My title reflects on how the East African Africans saw the predicament of the departing Asians. The popular view was that the Africans were delighted beyond their wildest beliefs. It was a windfall, a lottery and a goldmine for people who always envied the Asian for their prosperity and accumulated wealth which came from ‘two centuries’ of hard work. There was also a great deal of sadness in the minds of the departing Asians. The vast majority of working class Asians had never planned to leave and had always seen their future in Uganda even though their plans did not reflect a real stakeholder status as citizens and nationals with a long-term commitment. Many took the world for granted in which the bus would wait for them at the bus stop until they were ready to climb in. However, the vast majority had no choices to make; they were working class Asians disguised as shopkeepers and artisans. What the African saw in the well stocked Asian shops was the affluent shopkeeper who often practiced unfair trade practices such as price discrimination. Did they know that the people who fronted the rich shops were actually poor people like themselves who were also being exploited by their richer relations?

There is a view that a vast majority of retailers used family members to subsidise labour costs; a practice which also earned the Asian shopkeeper extensive competitive advantage in the corner stores of United Kingdom, the US and Canada! Rich Asian ‘magnates’ have been accused of using labour from the extended family as a ‘competitive weapon’ but also sometimes as a device for  dodging taxes. Most importantly, they used family labour as a protection against industrial action and loss of stock through pilferage. These views actually distract the debate even if there was some truth behind these assertions. The vast majority of under qualified shop assistants would not have been able to compete in the real market place. It is arguable whether they had any more to offer than the ordinary African customers that they served in the shops. The practice of employing the family clan and the extended family to support the Asian entrepreneurs has also been responsible for their success in the countries to which they migrated. There is nothing wrong with this practice; only that it created an artificial labour market that subsidised potentially unprofitable Asian businesses which could not survive in a free market. The same has been attributed to Asian success in retailing in the UK’s high streets. Why does a shopkeeper have to employ staff if his wife, her mother and her sister as well his mother and his sister were able to offer help at a rate below the market rate? Besides, many hundreds of young women have been able to start families and look after their children in the ‘back room’ while the husband and father was working in the shop front?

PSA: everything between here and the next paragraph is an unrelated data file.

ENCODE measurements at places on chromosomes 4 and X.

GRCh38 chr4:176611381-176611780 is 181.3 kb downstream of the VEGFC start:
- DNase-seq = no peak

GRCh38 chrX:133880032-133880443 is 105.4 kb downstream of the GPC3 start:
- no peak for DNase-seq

After the Asians left and large retailing outlets were taken over by enterprising Ugandans, they also recruited family and clan connections to run their businesses and to subsidise costs. This is the nature of successful retailing all over the world; only that the Asians in East Africa were singled out for their success and for not offering jobs in retailing to African labour.


Then there was also the African houseboy, the cleaner, driver, and the gardener and in some families also the cook where religious beliefs about ‘purity of touch’ were disregarded and African chefs were allowed to cook. The concern about purity of touch worked something like this. Such was the concern of old Asian women in the Asian household that the African cook was either unclean or unsafe because he was a meat eater and a drunkard, or both rolled into one. Worse still the African cook could cough or spit into the clean food and render the entire cuisine unsuitable for human consumption.

Such worries about the unsuitability of the African labour in the vicinity of the Asian kitchen or even where they could touch their utensils also worked their way into how the Africans were sometimes offered food or drink. In many households in the compounds or ‘sakati’ where I grew up, the African ‘houseboy’ had been allocated an old tomato tin can to be used as a ‘cup’ for their water or tea. It was a multiuse cup; regardless of the contents and the temperature of the contents. The African staff  were offered old plates to eat leftovers of food. The African labourer had to wash their utensils away from the main Asian kitchen sink by using the tap which normally used for attaching the garden hose. Both sides, that is, the Asian family and their workers were pleased that the African was not hungry when they went to bed in a shack at the back of the affluent Asian household. Of course these practices were stemmed as the Africans asserted themselves through the power of their governments.